The four men behind the Colorado State Senate recalls on Friday laughed sardonically at the suggestion that outside interests - namely the GOP and NRA - are driving their campaigns to unseat four Democratic lawmakers.
"I think some people clamored for some help at the beginning," said Victor Head, who led the successful campaign to force a recall election of Sen. Angela Giron, D-Pueblo. "They said 'where's the heavy hitters, where is the big interest in this, this has national implications' and they never showed up."
Head is a founding member of the Basic Freedom Defense Fund - a 501(c)4 non-profit set up in February to respond to gun legislation passed by lawmakers during the 2013 legislative session.
On Friday at the Capitol, Head sat down with The Gazette along with founding members Tim Knight of Durango, Anthony Garcia of Brighton and Grand Junction attorney Erik Groves.
The group began its first recall effort against Sen. Mike McLachlan, D-Durango, but failed to get enough signatures to force a recall election.
Similar efforts to unseat Sen. Evie Hudak, D-Westminster, also failed.
But the group accomplished something in Pueblo and Colorado Springs that has never been done in the state before - collecting enough valid signatures from registered voters to force a recall election of two legislators.
Voters will decide Sept. 10 whether to oust Senate President John Morse, D-Colorado Springs, and Giron.
The other side paints the Basic Freedom Defense Fund as a front organization for gun activist groups like Magpul Industries, the National Rifle Association or the Rocky Mountain Gun Owners, but the three founding members and their attorney dispute that characterization.
A New York Times editorial backing Morse on Thursday calls it a case of the gun lobby taking a "vengeful aim" or the NRA "vindictively pressing for recall votes."
But Head, Knight and Garcia will have you believe they are just a group of voters outraged by the 2013 legislative session who took matters into their own hands.
"A lot of people had signed up to testify including me who weren't given the chance," Garcia said, of gun control legislation consider last session. "It was at that point I realized that . these bills are going to be passed on partisan lines and . they shouldn't be. The most I've ever done is e-mailed or called representatives on occasion . and I knew I had to do more, I knew I had to get more involved."
Yet in isolating Giron and Morse, the group chose targets in legislative districts where races appear to be close, and the group refrained from targeting a tougher political target such as Gov. John Hickenlooper, who signed the gun legislation.
Morse made himself an easier target for his leadership on the gun issues. A bill he sponsored that was killed would have made sellers, manufacturers and owners of assault rifles liable for damages.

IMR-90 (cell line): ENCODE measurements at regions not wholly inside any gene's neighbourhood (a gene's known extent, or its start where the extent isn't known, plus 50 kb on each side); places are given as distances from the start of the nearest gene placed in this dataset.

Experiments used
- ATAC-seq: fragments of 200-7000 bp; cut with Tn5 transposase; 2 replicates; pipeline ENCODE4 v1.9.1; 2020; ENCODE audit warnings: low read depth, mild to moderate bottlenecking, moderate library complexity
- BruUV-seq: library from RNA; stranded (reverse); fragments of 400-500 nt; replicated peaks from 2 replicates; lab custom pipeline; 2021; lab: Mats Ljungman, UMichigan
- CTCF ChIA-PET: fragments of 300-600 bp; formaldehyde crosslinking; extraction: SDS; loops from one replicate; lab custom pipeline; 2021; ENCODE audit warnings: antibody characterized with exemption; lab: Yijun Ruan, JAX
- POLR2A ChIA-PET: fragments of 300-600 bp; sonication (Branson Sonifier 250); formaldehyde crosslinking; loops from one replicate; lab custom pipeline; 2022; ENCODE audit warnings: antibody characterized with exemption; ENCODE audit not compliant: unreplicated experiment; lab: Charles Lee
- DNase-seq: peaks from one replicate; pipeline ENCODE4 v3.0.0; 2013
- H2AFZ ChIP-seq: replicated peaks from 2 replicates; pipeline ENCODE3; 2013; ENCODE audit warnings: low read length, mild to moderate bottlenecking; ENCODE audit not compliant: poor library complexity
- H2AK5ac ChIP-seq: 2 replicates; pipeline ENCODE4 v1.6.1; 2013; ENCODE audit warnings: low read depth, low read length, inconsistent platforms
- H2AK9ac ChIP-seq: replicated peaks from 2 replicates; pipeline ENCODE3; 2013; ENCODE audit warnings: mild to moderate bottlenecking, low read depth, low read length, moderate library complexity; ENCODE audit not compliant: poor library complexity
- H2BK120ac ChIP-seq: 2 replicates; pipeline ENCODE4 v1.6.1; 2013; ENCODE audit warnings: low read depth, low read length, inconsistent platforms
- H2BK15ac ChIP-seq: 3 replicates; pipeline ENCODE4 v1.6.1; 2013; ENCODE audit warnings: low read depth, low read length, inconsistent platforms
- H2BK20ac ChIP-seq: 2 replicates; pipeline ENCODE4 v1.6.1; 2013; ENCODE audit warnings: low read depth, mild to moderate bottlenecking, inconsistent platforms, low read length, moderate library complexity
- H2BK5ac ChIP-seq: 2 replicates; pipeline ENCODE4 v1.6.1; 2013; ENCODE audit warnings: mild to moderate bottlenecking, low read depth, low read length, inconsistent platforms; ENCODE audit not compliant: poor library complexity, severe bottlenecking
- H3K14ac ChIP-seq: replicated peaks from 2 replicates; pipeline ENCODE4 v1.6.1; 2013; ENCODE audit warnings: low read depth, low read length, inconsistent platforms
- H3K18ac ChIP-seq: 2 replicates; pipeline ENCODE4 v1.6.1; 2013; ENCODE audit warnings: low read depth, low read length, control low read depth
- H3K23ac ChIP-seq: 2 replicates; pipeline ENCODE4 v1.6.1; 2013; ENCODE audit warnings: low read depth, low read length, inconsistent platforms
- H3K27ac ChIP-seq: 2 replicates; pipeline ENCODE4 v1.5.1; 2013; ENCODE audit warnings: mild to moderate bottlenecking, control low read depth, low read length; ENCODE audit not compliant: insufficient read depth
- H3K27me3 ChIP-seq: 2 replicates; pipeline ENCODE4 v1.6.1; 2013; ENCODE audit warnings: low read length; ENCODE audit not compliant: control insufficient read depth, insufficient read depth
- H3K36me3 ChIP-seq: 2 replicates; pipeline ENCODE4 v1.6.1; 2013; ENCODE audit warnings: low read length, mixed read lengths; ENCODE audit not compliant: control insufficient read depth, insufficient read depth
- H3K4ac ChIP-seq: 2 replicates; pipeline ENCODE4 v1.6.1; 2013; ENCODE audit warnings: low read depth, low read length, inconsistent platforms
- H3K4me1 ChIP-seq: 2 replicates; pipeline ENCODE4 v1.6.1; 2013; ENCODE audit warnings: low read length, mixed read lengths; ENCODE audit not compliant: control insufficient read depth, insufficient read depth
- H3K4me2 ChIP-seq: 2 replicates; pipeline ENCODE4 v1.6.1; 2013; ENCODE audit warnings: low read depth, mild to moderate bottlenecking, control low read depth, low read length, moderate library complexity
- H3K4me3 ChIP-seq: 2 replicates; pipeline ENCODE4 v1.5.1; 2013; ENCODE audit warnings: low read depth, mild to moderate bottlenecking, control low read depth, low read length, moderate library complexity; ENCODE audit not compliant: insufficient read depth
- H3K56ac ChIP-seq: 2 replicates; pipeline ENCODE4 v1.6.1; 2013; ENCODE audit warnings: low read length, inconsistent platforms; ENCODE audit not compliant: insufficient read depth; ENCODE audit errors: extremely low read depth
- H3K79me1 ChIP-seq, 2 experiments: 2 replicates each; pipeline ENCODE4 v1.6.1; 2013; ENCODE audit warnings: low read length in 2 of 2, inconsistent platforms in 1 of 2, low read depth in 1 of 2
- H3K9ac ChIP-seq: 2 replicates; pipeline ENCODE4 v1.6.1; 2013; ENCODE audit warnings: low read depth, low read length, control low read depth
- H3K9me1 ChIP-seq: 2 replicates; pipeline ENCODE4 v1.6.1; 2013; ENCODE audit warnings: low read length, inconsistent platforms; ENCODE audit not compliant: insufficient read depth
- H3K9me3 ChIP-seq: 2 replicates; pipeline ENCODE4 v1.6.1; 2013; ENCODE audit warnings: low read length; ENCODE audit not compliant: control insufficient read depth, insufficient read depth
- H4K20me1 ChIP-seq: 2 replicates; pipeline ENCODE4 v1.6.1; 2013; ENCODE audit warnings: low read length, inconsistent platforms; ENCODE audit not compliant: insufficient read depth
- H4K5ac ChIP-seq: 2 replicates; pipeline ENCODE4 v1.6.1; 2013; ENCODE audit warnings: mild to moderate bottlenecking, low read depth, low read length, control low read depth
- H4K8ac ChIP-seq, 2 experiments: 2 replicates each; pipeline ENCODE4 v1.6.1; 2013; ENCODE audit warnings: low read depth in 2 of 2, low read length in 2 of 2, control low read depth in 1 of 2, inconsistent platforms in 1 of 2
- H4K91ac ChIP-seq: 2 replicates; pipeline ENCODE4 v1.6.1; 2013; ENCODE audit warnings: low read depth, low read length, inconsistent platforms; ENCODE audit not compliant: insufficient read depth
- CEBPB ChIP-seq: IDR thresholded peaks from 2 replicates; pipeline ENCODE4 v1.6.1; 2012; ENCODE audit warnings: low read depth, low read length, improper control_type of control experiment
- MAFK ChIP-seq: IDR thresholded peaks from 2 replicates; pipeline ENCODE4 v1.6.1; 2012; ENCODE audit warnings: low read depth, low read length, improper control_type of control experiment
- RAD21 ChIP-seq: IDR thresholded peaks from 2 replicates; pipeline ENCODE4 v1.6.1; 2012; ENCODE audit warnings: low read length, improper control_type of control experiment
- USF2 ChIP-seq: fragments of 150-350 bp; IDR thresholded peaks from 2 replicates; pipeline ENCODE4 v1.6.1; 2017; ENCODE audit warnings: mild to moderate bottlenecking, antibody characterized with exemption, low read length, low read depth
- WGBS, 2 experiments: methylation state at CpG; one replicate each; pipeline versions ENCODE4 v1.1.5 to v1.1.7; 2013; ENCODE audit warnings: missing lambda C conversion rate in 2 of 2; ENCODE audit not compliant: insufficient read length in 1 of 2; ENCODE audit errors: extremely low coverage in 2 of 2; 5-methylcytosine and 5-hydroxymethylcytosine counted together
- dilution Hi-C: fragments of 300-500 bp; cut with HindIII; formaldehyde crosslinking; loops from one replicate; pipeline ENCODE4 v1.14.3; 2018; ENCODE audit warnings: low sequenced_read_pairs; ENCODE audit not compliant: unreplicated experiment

Giron was not an outspoken advocate of the gun bills, nor did she sponsor any of the gun bills.
But all four legislators who were initially targeted were considered vulnerable in their districts or had low petition signature thresholds for recall.
The group's members say the issue is less about Second Amendment rights and more about elected officials refusing to listen to their constituents.
The reason that's a pill hard to swallow for some is the well-financed and coordinated campaign that sprung up in Senate District 11 and Senate District 3 seemingly overnight.
The Basic Freedom Defense Fund launched separate issue committees registered with the secretary of state for each of the four recall efforts. El Paso Freedom Defense Committee reported $84,118 in contributions in four months of campaign finance reports.
And almost all of that money came from sources that have shielded their donors through a non-profit or were reported in increments small enough that no donor had to be disclosed. Recall opponents say the secrecy is suspicious.
"We understand that, but here's the thing," said Knight, who his partners say is the father of the movement. "Democracy is being held hostage. The reason why you've never met me before, or some of us, is because we feel like if we come out and we do this, we're going to be personally attacked and that's hard. We've scared a lot of people away from the process here, because they're afraid, and that's a problem."
So they've done their best to allow people to donate to the cause anonymously either through small increments or through various non-profits.
The money bought paid signature collectors to help reach the threshold required to demand a recall election. Now that the election is scheduled, the money will fund a campaign urging people to vote yes and recall Morse and Giron.
Contact Megan Schrader